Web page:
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Apple's Cook Slams Court Order to 'Build a Back Door to the iPhone'

The fight over encryption technology heats up more.

The Verge

Apple CEO Tim Cook condemned a recent federal court ruling that would force Apple to construct a government “back door” into iPhones, in a letter posted on at around midnight on Tuesday evening. His strongly worded appeal to the public makes it clear that the tech giant is going to challenge the court’s ruling and escalate the battle with the government.

“We can find no precedent for an American company being forced to expose its customers to a greater risk of attack,” wrote Cook, in part. “Doing so would hurt only the well-meaning and law-abiding citizens who rely on companies like Apple to protect their data.”

Earlier in the day, a U.S. District Court judge said that Apple needed to modify iPhone software to allow the government access into a phone used by one of the shooters in December’s San Bernardino terrorist attacks. Apple and cyber security experts have long contended that complying with such an order would expose consumers to hackers and excessive government surveillance.

Apple was given five days to comply with the order, unless the company found it “unreasonably burdensome.”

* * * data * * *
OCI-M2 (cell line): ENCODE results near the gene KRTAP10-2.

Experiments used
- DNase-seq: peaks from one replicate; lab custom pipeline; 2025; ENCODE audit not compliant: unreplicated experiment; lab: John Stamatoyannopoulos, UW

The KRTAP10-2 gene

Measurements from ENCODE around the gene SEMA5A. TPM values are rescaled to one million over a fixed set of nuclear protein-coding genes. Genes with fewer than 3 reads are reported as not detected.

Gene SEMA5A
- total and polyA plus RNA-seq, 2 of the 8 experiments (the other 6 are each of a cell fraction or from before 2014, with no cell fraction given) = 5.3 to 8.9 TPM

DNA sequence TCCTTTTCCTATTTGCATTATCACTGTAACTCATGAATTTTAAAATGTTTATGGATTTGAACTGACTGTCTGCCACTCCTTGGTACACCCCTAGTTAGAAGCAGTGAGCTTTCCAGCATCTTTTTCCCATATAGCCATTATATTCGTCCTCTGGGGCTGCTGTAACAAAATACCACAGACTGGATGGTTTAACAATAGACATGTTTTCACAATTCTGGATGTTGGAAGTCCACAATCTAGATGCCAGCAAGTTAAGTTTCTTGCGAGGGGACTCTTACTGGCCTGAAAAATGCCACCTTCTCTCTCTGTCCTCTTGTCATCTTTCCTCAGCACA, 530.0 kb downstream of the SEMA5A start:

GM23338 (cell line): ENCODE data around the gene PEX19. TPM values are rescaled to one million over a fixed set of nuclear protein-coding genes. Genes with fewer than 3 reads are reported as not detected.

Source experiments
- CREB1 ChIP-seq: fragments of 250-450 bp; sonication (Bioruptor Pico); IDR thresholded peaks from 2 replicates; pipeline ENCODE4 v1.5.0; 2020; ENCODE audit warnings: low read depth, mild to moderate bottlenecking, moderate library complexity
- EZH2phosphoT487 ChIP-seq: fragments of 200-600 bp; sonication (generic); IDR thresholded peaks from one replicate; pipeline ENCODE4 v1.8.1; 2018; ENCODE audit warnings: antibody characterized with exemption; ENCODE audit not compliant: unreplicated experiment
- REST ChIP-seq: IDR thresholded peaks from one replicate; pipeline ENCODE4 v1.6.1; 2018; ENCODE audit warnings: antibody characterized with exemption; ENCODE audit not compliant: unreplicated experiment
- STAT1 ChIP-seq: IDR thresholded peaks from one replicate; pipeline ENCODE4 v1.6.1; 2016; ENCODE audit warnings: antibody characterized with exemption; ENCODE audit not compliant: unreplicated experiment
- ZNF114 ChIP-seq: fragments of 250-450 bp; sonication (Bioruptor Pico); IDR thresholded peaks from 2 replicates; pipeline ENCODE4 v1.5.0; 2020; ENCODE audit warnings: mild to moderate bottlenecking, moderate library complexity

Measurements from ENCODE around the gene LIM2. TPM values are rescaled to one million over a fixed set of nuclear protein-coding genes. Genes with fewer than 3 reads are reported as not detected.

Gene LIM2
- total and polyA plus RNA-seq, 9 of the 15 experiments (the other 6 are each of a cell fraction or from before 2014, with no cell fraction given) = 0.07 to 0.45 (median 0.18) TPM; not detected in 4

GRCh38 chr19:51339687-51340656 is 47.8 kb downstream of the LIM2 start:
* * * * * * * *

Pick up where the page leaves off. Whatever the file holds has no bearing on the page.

In the post, titled “A Message to Our Customers,” Cook argues that “the implications of the government’s demands are chilling,” and that they extend “far beyond the legal case at hand.”

“The government is asking Apple to hack our own users and undermine decades of security advancements that protect our customers — including tens of millions of American citizens — from sophisticated hackers and cybercriminals,” Cook writes. “If the government can use the All Writs Act to make it easier to unlock your iPhone, it would have the power to reach into anyone’s device to capture their data.”

Strong words, but consistent with what Cook and Apple have been arguing for a while now. Apple and other Silicon Valley giants like Google have invested heavily in encryption technology over the last few years, and have resisted government efforts to access user data.

But the tenor of the debate changed significantly this past fall, after mass shootings in San Bernardino and Paris that unnamed government officials say were planned using encrypted communications.

The policy shift was badly timed for President Barack Obama. Earlier last fall, his administration said that it would not pursue government access for encrypted user data. Still, most presidential candidates said that Silicon Valley should do more to fight terrorism, and White House officials even met with tech leaders for a lengthy sit-down early last month.

Although former Secretary of State Hillary Clinton indicated at a Democratic presidential debate that serious progress was made during talks, recent remarks made by Attorney General Loretta Lynch and FBI Director James Comey suggested otherwise.

The Electronic Frontier Foundation, an Internet-focused civil liberties organization, said that it plans to file an amicus brief on Apple’s behalf.

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